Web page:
The industrialisation of both materials and products over the last century has taken us so far from source that we forget that the objects we cohabit with have a relationship with the land around us. However, potters have developed and maintained a relationship with their local environment for sourcing their materials.
The Taranaki landscape has been a rich source of glaze materials for Janeen Page. Working with one glaze for over 15 years gave her an understanding of her local geology and constituents in glaze making. In 2020, further study into New Zealand rock glazes expanded her knowledge of the regional palette available to us throughout New Zealand.
Join Janeen for a two-day workshop which will begin with an informative field trip around Nelson to explore what the area has to offer and will include the development of glaze samples, and a discussion of her research into New Zealand rock glazes.
According to Barry Brickell of Coromandel “...a bottle of dry red wine, six inches of salami, two or three apples, several plastic sample bags, a notebook, a drinking beaker and a raincoat should suffice as essential equipment for a day in the field....”.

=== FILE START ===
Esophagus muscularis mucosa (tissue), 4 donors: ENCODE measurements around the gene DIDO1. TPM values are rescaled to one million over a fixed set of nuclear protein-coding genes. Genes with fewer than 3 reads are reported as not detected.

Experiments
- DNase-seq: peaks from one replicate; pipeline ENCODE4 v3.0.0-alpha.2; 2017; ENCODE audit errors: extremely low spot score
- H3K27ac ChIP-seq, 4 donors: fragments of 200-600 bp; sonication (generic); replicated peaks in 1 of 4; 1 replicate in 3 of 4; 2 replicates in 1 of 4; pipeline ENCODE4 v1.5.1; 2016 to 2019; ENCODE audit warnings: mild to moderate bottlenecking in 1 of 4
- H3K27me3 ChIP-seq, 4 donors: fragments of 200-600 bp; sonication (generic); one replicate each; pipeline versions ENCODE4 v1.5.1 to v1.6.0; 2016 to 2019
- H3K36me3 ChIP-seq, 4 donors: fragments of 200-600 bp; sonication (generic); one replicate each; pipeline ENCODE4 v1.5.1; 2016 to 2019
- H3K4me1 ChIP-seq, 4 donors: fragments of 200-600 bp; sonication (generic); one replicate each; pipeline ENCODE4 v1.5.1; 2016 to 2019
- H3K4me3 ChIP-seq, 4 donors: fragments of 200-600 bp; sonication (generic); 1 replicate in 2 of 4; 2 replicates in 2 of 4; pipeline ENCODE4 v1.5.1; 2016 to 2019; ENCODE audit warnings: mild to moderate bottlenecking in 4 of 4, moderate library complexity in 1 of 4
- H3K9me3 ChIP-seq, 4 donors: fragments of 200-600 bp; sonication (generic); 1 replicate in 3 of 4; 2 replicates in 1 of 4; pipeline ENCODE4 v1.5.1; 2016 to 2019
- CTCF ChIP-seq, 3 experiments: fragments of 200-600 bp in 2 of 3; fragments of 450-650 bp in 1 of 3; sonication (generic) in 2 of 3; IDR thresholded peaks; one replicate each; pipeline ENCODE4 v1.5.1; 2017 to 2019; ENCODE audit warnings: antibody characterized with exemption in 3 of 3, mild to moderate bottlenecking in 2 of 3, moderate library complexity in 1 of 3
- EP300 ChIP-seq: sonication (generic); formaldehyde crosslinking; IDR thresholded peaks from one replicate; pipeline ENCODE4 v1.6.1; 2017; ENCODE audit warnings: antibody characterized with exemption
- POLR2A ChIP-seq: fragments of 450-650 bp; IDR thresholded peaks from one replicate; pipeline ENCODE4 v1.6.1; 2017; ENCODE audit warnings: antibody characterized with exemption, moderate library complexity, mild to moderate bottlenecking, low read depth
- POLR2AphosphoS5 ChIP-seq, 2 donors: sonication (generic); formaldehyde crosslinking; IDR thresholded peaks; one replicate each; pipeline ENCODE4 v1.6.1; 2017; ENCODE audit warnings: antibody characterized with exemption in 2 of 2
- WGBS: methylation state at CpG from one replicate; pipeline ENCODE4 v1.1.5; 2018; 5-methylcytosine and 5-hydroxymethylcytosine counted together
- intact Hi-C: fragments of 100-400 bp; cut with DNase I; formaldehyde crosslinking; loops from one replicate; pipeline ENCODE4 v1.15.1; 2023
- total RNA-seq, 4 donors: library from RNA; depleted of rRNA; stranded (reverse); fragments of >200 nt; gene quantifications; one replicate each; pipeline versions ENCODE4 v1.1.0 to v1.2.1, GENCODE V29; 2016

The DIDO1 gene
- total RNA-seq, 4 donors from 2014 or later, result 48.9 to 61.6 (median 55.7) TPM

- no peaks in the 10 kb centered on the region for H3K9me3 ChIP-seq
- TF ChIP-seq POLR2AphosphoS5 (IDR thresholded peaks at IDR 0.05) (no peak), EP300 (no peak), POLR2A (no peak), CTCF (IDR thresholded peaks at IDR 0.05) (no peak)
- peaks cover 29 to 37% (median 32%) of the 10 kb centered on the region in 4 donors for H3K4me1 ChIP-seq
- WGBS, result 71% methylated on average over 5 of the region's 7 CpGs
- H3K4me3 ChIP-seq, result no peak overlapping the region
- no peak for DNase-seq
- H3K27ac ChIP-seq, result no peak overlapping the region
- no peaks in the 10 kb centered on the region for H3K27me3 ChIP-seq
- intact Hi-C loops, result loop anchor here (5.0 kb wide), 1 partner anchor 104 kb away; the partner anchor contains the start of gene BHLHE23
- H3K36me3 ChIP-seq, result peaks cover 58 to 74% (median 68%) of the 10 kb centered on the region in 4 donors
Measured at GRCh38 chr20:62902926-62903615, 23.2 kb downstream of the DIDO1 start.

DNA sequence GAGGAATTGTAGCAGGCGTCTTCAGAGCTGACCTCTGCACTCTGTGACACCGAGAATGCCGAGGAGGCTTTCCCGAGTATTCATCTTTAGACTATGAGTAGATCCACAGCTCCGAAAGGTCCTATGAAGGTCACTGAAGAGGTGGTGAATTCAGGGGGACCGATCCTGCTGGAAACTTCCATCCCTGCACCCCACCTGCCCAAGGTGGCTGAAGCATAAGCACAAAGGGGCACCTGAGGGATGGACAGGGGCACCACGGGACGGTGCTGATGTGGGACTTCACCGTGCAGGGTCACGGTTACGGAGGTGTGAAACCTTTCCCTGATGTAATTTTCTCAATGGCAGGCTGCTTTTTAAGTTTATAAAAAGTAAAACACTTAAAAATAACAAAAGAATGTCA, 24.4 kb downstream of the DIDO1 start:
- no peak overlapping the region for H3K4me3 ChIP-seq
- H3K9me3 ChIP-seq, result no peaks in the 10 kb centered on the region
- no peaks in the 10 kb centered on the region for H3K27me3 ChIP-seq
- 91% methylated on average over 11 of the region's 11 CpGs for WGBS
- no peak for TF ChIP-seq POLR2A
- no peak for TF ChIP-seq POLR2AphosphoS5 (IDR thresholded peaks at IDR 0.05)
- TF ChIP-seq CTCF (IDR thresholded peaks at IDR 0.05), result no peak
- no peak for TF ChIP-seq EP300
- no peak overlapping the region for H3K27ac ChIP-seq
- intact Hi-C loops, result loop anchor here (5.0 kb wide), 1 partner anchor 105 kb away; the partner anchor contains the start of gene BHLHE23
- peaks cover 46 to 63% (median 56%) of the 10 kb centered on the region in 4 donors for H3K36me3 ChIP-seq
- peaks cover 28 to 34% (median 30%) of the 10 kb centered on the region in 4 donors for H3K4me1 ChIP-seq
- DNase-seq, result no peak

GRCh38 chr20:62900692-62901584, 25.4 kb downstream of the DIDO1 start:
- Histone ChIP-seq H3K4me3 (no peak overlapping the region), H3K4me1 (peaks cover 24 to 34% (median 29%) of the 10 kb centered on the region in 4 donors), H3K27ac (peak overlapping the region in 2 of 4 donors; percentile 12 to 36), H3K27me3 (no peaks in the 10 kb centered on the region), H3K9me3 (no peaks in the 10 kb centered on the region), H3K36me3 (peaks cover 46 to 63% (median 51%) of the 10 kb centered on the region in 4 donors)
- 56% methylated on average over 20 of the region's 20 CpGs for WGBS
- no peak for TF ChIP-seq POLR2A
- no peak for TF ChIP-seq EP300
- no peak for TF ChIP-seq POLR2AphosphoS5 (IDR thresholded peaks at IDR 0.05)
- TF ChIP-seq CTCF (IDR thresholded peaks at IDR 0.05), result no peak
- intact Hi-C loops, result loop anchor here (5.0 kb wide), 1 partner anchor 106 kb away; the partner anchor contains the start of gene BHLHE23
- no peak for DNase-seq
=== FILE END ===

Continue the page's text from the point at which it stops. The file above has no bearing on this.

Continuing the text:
To expand on Barry’s advice, please bring the following to the workshop: jars, small scales, a mug bisqued using high fired stoneware (optional), pen and notebook, good walking shoes, sun protection, a respirator (if possible), a bisqued mug (to be glazed during the workshop in cone 10 firing), water and picnic lunch.
Please note that part two of this workshop will be held at NMIT – G-block Workshop - 61/65 Nile Street, Nelson 7010.
Janeen graduated from Elam School of Fine Arts with a degree in sculpture in 1997. Her heart, however, has always been within the domestic arts, sewing, embroidery, baking, preserving, and gardening.
For Janeen, pottery bridges both worlds, as it is both creative and functional. It resonated with her values and meant she was able to create with a medium that is natural, sourced within Taranaki/New Zealand, and provide for a community of people who want to support local handmade goods.
Her hand-thrown domestic stoneware collection is the result of a 15-year study of the geology of her landscape - explored through the alchemy of ceramic glazes.
Sourced from north of Taranaki, glazes are blended with the crumbling remnants of volcanic debris, ash, and iron sands.
The elements fused at 1300 degrees create a rich natural palette - telling the story which is carried by these organic thrown forms.